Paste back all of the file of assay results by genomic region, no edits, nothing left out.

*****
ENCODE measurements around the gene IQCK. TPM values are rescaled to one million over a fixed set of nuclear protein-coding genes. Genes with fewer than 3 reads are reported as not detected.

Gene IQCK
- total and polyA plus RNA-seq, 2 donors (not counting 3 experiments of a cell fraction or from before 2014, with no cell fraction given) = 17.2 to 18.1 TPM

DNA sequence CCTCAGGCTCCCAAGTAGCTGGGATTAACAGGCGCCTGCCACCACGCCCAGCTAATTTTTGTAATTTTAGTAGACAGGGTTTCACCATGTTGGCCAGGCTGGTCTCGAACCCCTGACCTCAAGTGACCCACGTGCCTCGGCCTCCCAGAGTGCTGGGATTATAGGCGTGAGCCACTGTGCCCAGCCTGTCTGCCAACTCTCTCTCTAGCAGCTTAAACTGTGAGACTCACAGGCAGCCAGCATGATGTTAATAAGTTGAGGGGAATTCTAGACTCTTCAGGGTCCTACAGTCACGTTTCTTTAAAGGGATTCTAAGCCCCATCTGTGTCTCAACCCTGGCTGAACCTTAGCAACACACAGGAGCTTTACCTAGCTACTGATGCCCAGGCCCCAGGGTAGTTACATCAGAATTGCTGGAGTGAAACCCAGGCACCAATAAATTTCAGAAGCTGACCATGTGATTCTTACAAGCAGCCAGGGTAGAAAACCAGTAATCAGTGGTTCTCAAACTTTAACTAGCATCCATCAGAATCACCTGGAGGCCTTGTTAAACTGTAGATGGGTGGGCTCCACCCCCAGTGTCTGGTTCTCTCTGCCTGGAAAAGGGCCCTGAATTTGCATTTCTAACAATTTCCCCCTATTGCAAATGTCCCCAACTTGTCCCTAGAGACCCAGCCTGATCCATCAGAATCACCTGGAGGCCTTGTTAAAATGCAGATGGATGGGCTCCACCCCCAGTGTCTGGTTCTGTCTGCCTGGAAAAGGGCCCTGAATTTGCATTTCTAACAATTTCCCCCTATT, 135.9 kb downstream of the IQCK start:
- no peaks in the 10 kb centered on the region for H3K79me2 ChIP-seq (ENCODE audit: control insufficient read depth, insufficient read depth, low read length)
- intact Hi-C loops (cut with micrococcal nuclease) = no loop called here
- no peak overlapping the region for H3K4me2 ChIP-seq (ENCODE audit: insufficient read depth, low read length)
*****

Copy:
ENCODE measurements around the gene IQCK. TPM values are rescaled to one million over a fixed set of nuclear protein-coding genes. Genes with fewer than 3 reads are reported as not detected.

Gene IQCK
- total and polyA plus RNA-seq, 2 donors (not counting 3 experiments of a cell fraction or from before 2014, with no cell fraction given) = 17.2 to 18.1 TPM

DNA sequence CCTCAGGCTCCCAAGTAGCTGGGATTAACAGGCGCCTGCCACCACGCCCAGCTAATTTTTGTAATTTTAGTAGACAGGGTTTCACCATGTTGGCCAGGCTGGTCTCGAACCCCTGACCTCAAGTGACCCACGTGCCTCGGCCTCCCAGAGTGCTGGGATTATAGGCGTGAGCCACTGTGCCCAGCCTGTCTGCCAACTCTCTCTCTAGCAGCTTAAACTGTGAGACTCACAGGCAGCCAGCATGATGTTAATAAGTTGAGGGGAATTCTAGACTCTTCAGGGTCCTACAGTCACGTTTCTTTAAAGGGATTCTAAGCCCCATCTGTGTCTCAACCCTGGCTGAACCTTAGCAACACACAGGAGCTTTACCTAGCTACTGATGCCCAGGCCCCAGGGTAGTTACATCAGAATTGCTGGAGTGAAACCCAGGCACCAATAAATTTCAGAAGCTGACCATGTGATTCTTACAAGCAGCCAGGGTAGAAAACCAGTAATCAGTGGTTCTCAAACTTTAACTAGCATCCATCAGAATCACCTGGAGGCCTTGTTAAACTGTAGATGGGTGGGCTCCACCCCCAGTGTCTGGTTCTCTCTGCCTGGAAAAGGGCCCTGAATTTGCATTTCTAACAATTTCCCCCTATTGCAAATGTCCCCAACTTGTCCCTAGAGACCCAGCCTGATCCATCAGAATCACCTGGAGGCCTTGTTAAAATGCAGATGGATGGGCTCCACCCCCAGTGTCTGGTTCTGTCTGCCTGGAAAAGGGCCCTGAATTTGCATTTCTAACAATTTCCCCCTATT, 135.9 kb downstream of the IQCK start:
- no peaks in the 10 kb centered on the region for H3K79me2 ChIP-seq (ENCODE audit: control insufficient read depth, insufficient read depth, low read length)
- intact Hi-C loops (cut with micrococcal nuclease) = no loop called here
- no peak overlapping the region for H3K4me2 ChIP-seq (ENCODE audit: insufficient read depth, low read length)